celebrate their vocation and to pray that others might follow in their path. The Brothers’ vocation is relational. It literally calls for them to be persons of faith and brothers to others. As we reflect this year on the important vocation of Brotherhood, each of us is called to reflect on the sacredness of our own vocation, whether single, married or the consecrated life. We must assess our fidelity to our particular calling and be instruments of God, helping each other on our faith journeys. We must recognize the blessings of God in others and be blessings to one another. The blessings of God have been abundantly evident in the work of the Brothers as they have followed their calling to educate young people. Through all these years, they have been helping them discover who they are and instilling in them the understanding that if they follow their passion, employ good thinking skills, be lifelong learners and have a good moral compass, they, too, can, and must, make a difference in the world. There are currently eight Holy Cross religious residing at Gilmour, most of whom live in the recently renovated Holy Cross House located at the southwest corner of the campus (Cedar & S.O.M. Center Roads). We are grateful for their continuous years of ministry and the strength they bring to our Holy Cross mission.
GHANA HOLY CROSS RESIDENCE NAMED FOR FORMER GA HEADMASTER
n January 21, 2012, the Brother Rex Hennel Scholasticate House in Sunyani, Ghana, was dedicated. It is named in honor of Brother Rex Hennel, C.S.C., a former Gilmour Academy Headmaster and one of the first three Holy Cross Brothers to arrive in Ghana to begin the building of St. John’s School in Sekondi. Brother Rex was the first Headmaster of St. John’s and served there from 1959-1963. The Brother Rex Hennel Scholasticate House was built for Brothers from the district of West Africa and for members of other communities who wish to reside with the Congregation while attending the Catholic university in the area. His first Holy Cross assignment was at a mission in Bangladesh in 1941. While en route, Brother Rex and other Holy Cross missionaries were captured in Manila in the Philippines as World War II prisoners and taken to an internment camp where they were held for the duration of the war. Upon his release, Brother Rex taught at Holy Trinity High School in Chicago from 1945-1948; was Superior and Principal of Notre Dame High School in Biloxi, Miss. from 1948-1954 and became Assistant Headmaster at Notre Dame International School in Rome, the Congregation’s boarding school for children of parents working abroad. In 1957, Brother Rex was made Superior/Headmaster of St. John’s School, Sekondi. He remained there until 1963 when he returned to the United States for health reasons. He was Gilmour Headmaster from 1964-1968 before becoming Assistant Provincial in 1968. Brother Rex returned to his beloved Ghana in 1975 when he began assisting Archbishop Kodwo Amissah of Cape Coast as Chancellor of the Diocese and also supervising a health program until 1983. He returned to the United States in 1983 and for two years was the Associate Director of the Holy Cross Mission Center that supports the Congregation’s international mission work. Brother Rex continued to have a positive impact on the Brothers’ community life until his death in 2008 at the age of 89 in Notre Dame, Ind. His fidelity to both private and community prayer and his association with his fellow religious served as an example to all throughout his 70 years of loyal and faithful service to the Congregation of Holy Cross. 17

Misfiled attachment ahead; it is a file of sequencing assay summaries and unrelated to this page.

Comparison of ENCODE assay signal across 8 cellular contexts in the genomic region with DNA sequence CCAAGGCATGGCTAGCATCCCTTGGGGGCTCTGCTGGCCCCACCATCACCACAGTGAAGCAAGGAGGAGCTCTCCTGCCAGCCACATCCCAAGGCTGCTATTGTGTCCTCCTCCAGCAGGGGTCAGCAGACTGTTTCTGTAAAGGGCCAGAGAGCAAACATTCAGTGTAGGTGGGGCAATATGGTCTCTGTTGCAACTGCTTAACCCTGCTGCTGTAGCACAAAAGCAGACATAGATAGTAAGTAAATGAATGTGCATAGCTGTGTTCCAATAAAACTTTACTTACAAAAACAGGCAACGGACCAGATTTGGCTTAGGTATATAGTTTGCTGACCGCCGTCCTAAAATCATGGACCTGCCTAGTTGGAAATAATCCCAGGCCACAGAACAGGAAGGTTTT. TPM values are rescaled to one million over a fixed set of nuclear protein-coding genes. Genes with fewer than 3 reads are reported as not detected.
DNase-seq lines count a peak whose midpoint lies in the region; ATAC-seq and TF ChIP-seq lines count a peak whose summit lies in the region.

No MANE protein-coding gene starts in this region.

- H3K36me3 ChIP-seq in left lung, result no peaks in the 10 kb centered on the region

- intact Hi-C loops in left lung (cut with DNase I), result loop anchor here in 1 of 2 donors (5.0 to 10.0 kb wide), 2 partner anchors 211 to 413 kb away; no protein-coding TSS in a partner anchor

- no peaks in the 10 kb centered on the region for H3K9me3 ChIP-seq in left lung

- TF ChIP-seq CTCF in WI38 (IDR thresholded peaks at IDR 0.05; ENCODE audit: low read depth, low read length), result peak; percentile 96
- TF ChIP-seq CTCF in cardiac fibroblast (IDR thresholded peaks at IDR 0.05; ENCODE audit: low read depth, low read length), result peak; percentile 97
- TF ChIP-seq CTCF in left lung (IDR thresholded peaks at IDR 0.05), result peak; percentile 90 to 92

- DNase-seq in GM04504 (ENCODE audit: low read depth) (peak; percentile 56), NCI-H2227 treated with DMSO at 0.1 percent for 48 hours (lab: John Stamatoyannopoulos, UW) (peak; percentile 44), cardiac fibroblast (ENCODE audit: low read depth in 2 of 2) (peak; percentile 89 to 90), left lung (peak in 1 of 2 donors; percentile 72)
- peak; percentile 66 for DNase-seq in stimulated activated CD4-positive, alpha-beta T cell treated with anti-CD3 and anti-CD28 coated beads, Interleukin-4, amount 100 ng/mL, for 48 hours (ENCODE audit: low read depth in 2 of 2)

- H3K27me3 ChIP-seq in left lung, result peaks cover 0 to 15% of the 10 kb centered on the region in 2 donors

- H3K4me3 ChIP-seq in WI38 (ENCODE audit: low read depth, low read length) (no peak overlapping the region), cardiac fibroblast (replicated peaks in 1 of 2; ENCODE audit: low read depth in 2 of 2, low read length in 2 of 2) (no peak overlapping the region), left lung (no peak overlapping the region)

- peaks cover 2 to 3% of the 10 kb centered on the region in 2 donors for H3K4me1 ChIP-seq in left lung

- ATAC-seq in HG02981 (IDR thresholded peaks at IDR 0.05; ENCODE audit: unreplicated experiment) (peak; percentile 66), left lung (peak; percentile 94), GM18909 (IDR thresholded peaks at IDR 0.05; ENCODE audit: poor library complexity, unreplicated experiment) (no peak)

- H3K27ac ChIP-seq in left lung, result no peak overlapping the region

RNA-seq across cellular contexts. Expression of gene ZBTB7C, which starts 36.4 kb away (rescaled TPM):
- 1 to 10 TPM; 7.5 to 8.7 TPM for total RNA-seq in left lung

Gilmour Academy Magazine Spring/Summer 2012